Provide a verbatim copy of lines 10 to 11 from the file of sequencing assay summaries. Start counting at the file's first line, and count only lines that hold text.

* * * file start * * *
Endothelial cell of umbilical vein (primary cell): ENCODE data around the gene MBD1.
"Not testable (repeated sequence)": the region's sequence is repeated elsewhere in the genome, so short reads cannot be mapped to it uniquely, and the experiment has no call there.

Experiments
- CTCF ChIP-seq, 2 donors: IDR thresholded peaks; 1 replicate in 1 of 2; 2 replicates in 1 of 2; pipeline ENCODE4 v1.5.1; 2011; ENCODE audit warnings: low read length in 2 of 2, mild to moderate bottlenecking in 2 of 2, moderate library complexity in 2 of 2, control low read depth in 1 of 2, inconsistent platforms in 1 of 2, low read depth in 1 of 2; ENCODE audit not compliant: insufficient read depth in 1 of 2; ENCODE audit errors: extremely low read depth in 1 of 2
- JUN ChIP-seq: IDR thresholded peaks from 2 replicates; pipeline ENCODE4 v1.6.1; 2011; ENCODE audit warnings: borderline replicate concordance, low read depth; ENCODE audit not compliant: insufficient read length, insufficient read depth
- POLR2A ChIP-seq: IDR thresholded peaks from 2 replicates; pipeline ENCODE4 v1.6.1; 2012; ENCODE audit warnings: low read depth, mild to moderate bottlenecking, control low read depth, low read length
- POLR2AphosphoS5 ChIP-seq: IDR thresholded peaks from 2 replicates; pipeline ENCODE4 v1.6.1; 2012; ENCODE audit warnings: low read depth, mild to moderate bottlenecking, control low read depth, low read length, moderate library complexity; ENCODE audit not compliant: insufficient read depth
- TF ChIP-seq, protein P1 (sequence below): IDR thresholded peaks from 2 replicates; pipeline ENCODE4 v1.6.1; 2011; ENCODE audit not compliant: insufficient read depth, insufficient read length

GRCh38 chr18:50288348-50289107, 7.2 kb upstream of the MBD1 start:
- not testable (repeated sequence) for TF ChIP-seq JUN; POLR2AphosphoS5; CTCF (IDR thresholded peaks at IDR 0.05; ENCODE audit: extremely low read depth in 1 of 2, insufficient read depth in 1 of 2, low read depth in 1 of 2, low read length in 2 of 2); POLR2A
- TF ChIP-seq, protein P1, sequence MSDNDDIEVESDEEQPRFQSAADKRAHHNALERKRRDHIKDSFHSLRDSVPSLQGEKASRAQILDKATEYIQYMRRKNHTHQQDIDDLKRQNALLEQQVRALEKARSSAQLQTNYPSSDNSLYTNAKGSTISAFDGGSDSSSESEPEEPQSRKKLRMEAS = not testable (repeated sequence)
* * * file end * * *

- not testable (repeated sequence) for TF ChIP-seq JUN; POLR2AphosphoS5; CTCF (IDR thresholded peaks at IDR 0.05; ENCODE audit: extremely low read depth in 1 of 2, insufficient read depth in 1 of 2, low read depth in 1 of 2, low read length in 2 of 2); POLR2A
- TF ChIP-seq, protein P1, sequence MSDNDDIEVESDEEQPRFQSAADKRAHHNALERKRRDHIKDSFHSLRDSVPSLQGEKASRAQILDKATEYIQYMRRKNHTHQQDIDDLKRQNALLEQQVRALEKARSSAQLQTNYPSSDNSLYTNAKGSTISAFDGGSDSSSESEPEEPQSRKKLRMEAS = not testable (repeated sequence)